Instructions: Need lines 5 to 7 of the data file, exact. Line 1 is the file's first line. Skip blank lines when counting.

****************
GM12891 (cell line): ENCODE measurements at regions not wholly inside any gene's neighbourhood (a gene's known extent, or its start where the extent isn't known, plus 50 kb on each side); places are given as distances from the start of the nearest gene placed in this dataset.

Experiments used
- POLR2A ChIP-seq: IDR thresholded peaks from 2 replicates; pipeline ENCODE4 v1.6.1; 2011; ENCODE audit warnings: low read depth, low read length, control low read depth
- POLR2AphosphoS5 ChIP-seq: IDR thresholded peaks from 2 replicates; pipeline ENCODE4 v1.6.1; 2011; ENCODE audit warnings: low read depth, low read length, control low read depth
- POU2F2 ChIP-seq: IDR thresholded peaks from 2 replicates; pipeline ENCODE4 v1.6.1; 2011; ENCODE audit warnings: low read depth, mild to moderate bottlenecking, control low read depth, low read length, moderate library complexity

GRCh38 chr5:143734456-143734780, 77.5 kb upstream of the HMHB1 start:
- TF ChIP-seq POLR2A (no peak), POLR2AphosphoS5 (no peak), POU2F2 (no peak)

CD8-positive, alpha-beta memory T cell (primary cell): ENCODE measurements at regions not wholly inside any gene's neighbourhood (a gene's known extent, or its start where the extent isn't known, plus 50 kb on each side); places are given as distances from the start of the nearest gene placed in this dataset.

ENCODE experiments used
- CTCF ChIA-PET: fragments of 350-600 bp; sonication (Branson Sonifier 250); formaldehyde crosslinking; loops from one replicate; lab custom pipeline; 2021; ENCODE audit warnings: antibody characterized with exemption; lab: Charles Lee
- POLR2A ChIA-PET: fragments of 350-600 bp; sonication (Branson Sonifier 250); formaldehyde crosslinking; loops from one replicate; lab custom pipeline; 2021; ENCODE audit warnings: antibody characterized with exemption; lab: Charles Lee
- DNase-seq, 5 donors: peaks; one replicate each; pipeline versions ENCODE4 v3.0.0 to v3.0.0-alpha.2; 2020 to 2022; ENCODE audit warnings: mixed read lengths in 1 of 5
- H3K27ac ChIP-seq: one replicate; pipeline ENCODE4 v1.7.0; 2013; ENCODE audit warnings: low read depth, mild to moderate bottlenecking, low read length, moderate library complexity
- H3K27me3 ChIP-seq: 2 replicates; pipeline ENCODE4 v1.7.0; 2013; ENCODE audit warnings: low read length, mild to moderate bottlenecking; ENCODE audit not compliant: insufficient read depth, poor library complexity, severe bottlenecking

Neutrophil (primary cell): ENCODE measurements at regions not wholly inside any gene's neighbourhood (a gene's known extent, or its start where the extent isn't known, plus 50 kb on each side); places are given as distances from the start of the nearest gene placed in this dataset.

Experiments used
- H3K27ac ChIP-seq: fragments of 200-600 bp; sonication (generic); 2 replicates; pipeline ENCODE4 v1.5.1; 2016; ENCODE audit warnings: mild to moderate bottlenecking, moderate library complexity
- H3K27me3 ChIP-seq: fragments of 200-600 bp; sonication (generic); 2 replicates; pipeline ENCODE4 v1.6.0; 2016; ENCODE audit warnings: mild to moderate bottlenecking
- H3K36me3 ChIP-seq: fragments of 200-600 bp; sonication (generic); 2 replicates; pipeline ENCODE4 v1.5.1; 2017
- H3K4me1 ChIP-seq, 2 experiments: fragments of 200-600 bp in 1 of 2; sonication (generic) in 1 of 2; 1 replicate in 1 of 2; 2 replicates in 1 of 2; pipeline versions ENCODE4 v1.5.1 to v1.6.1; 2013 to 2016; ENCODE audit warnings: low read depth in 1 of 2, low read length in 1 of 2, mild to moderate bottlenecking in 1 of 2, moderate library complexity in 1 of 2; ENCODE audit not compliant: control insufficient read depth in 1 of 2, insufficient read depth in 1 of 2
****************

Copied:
- POU2F2 ChIP-seq: IDR thresholded peaks from 2 replicates; pipeline ENCODE4 v1.6.1; 2011; ENCODE audit warnings: low read depth, mild to moderate bottlenecking, control low read depth, low read length, moderate library complexity

GRCh38 chr5:143734456-143734780, 77.5 kb upstream of the HMHB1 start:
- TF ChIP-seq POLR2A (no peak), POLR2AphosphoS5 (no peak), POU2F2 (no peak)